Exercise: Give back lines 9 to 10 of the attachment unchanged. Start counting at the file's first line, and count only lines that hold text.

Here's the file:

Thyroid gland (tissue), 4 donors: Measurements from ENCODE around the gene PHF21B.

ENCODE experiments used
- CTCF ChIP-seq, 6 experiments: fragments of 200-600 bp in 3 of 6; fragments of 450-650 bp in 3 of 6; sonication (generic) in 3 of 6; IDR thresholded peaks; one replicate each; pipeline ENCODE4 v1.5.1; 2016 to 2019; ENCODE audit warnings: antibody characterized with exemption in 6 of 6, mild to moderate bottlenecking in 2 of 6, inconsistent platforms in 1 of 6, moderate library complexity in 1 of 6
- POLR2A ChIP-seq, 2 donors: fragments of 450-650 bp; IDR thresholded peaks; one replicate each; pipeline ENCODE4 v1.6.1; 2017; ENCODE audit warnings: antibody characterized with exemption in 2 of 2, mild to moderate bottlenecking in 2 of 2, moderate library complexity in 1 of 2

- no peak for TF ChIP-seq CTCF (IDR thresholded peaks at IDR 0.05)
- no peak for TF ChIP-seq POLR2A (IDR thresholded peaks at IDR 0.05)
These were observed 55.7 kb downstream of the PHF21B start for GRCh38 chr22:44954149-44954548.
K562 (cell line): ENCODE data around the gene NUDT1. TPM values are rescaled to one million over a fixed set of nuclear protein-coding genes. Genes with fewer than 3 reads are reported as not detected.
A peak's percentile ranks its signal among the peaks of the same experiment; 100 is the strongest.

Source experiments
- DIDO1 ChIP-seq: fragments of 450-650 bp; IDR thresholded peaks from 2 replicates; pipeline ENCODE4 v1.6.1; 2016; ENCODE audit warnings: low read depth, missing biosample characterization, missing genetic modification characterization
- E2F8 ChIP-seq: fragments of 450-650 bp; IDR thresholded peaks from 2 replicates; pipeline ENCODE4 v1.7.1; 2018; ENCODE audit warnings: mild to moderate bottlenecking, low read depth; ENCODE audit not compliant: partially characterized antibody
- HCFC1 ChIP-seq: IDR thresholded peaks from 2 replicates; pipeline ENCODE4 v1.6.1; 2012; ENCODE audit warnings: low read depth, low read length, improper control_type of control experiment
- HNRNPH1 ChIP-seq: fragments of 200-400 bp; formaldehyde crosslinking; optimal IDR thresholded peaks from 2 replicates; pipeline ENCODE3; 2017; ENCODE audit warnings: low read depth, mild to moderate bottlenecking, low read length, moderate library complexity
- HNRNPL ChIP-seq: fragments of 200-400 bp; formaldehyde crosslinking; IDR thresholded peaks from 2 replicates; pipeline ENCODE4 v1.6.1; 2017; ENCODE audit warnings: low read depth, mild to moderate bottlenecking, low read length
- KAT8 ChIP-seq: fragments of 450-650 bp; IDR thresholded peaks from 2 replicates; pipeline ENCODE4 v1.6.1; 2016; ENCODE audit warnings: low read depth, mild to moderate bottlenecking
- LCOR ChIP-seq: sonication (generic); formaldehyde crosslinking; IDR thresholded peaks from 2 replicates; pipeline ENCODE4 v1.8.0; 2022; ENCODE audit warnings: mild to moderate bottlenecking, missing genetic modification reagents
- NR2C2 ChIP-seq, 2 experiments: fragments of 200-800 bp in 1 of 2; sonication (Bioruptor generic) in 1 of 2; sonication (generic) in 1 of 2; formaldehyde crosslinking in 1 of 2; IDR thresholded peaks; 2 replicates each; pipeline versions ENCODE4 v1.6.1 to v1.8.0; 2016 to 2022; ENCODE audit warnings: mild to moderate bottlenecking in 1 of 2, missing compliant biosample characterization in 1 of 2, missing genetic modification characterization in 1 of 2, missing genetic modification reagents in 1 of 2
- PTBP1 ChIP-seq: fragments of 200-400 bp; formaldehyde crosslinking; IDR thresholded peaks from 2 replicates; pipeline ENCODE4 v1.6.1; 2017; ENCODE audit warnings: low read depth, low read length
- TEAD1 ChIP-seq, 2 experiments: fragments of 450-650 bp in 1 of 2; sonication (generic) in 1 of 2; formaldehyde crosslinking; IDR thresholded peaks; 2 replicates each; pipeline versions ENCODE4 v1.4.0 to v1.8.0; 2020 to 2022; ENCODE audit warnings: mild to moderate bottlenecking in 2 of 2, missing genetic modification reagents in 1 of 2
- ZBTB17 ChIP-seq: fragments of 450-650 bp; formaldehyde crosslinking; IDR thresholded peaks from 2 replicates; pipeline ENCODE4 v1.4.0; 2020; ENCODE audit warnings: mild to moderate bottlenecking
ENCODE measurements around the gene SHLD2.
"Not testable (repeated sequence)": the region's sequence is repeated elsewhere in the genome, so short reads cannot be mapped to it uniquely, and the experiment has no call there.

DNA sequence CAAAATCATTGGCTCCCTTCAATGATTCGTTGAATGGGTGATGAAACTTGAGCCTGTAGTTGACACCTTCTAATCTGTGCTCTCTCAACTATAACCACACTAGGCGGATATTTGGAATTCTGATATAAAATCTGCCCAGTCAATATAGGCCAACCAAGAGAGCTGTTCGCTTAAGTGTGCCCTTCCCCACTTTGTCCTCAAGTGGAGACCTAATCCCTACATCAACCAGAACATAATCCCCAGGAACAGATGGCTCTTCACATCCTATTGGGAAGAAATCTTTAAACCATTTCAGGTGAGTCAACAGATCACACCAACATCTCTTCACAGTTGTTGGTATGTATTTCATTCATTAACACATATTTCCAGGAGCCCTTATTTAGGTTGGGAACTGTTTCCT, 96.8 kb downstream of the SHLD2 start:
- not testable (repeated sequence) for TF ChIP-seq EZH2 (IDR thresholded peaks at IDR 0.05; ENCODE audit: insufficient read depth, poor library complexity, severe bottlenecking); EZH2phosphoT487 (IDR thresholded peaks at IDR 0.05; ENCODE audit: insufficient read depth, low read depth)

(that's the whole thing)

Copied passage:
A peak's percentile ranks its signal among the peaks of the same experiment; 100 is the strongest.

Source experiments